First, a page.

Thursday morning we woke up early and moved the big boat down to Peleliu. After we tied up the big boat in South Dock, our first dive was at Peleliu Corner. We checked the current and it was an incoming current. So we did the “Express.” We entered the water and went wall on the right to the hook in area. We hooked in and the current was moving. We saw some sharks in front of us. We then unhooked and rode the current all the way to the corner. We then started ascending to do our safety stop, below us a large ornate eagle ray swam along in the current. None of the guests wanted to go on the Peleliu WWII land tour so dive two we went back to Peleliu Corner. This time we had a mild outgoing current, and did the “D’Cut” side of the corner. When we arrived at the cut the current switched back to incoming so we turned around and went back the way we came. After lunch dive three was at West Wall. We entered the water at the red anemone and then checked out the swim through, the ghost pipefish from last week were gone. We drifted along the beautiful wall finding some macro life, and had a close encounter with two large dogtooth tuna. After the dive the big boat left south dock and slowly headed back to German Channel. We dropped the skiff for one last dive in Peleliu at Barracks Point. We started the dive along the wall and when we arrived at the sloping coral garden, we saw a large spotted eagle ray. We came up on top the coral garden and the current switched so we had to turn around and drift with it. We found some turtles and another dogtooth tuna. The night dive was at Big Drop Off. We found several shrimp, a small scorpion fish and other macro life.


     On Friday morning we woke up and started the day with Blue Corner. The current was nice and incoming. We hooked in at the 45-foot hook in area and enjoyed the show. There were sharks in front of us; the napoleons swam in and out of the group. We then unhooked and went down to the 60-foot hook in area. We had more sharks in front of us while we were hook in there. We then unhooked and explored the plateau seeing some turtles and blue lined snapper. Most of the guests said that this was the best dive of the charter. For dive two we headed Virgin Blue Hole. We descended down the hole on top the reef all the way down to 100 feet, posed for photos and slowly made our way out the tunnel to the wall. To end the dive we swam through the canyons, under the archway and found the resident crocodile fish in that area. After lunch for dive three, we went back to Blue Corner. We hooked in on the outgoing side and had several sharks in the blue. We then unhooked and explored the top of the plateau; the napoleons soon joined us and posed for photos. We also found a beautiful anemone balled up feeding. For dive four we headed out to Dexter’s Wall. We drifted along the wall and saw several turtles, and in some cracks in the reef we spotted a couple of lobster. When we returned to the big boat we started moving into the rock islands to get closer to Jellyfish Lake for tomorrow. Soon after we sat down to chef Mani’s final supper of turkey, honey baked ham, mashed potatoes, and more. After dinner Andy showed his video of the charter and we watched a short documentary on Jelly Fish Lake and most of the guests were soon off to bed.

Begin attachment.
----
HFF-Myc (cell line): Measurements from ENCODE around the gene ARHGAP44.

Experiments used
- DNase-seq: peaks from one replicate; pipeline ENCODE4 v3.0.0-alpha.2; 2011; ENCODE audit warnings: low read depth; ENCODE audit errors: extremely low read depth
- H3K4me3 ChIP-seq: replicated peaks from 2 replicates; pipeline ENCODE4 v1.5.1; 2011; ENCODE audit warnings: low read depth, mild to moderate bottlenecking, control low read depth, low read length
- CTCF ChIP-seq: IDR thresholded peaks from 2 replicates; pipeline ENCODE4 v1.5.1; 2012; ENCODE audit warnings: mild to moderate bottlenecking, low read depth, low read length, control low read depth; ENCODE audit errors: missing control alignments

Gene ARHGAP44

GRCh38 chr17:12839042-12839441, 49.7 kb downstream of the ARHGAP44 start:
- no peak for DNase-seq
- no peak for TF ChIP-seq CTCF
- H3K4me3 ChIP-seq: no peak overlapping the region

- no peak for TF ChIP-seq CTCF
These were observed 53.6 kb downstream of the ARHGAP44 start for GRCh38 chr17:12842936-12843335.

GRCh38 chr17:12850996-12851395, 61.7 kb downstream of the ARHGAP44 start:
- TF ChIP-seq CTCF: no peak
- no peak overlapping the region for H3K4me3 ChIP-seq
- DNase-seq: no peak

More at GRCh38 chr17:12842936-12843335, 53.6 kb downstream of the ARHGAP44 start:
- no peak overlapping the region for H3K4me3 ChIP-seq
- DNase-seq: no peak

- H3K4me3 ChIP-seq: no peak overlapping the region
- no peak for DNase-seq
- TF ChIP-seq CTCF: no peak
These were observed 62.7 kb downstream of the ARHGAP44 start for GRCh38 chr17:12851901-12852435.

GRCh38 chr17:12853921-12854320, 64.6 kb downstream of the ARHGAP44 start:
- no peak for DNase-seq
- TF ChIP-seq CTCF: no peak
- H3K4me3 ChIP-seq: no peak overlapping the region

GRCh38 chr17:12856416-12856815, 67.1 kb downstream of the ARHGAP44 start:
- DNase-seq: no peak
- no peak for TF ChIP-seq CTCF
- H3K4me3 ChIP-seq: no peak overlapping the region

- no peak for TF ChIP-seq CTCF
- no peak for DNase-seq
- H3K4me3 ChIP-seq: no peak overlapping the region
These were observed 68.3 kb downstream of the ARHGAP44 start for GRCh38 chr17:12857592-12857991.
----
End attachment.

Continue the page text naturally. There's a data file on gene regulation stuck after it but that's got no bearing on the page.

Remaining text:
We woke up Saturday morning with the big boat in the rock islands. We were totally surrounded by the islands and could hear all the birds chirping as they too were waking up. Our first excursion was Jelly Fish Lake. We tied the skiff up on the outside and started our hike over the hill to the lake. We entered the water and after a short swim into the middle of the lake we were surrounded by millions of jellyfish. Everyone enjoyed this time in the lake, with an estimated 13 million jellyfish. After the lake we traveled by skiff to the Milky Way. We pulled up a bucket of sand and the guests rubbed it on their skin. Even though there is no scientific proof, People say it’s good for your skin, also its fun to have all the guests covered in a white mud. We then continued up the east side of Palau and arrived back to the big boat. We did a quick turnaround and headed out to Chandelier Cave. We surfaced in all four air chambers to take photos of the stalactites and outside the cave we found the mandarin fish. After the cave we went over to do a quick dive at the Jake Sea Plane. We spent 20 minutes photographing the plane that sits at 40 feet deep. After an afternoon of cleaning, drying and packing scuba gear, we gathered in the salon at 6pm for the cocktail party and watch a photo slideshow of the week and soon after all the guests headed off into town for dinner. After dinner the guests came back to the boat, and most of them started packing and soon went to bed.  


     Sunday morning at 2am we said our goodbyes to our group of guests from Thailand as they headed to the airport to fly home. The rest of the guests woke up to continental breakfast and at 8am we said our goodbyes as they headed off to their hotel. We would like to thank all of our guests for joining us this week aboard the Tropic Dancer, and a very special thank you to Sea Paradise from Thailand, hope to see you all again soon…


         -Tropic Dancer Crew